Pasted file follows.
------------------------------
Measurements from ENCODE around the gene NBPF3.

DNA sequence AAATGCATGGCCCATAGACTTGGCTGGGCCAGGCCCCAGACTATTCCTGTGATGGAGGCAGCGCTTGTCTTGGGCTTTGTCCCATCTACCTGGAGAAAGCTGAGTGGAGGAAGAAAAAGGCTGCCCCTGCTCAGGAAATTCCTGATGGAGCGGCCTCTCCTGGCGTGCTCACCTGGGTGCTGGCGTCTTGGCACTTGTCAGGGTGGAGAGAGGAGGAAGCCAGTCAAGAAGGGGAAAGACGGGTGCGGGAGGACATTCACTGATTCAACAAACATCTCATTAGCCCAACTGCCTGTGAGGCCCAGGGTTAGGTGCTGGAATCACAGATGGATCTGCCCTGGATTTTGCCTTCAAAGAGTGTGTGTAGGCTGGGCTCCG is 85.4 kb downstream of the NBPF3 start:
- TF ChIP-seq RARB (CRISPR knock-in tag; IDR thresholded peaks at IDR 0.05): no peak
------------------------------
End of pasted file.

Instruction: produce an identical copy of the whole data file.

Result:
Measurements from ENCODE around the gene NBPF3.

DNA sequence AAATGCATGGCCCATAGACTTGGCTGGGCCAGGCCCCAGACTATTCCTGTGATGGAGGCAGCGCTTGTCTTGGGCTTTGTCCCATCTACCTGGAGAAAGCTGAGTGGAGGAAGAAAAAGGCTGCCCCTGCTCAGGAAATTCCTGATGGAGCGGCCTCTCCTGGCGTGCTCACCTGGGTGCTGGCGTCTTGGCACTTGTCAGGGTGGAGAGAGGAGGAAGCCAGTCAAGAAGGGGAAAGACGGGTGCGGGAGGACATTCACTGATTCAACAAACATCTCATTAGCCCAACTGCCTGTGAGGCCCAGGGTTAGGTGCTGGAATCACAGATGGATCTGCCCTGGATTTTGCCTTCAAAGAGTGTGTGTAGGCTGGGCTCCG is 85.4 kb downstream of the NBPF3 start:
- TF ChIP-seq RARB (CRISPR knock-in tag; IDR thresholded peaks at IDR 0.05): no peak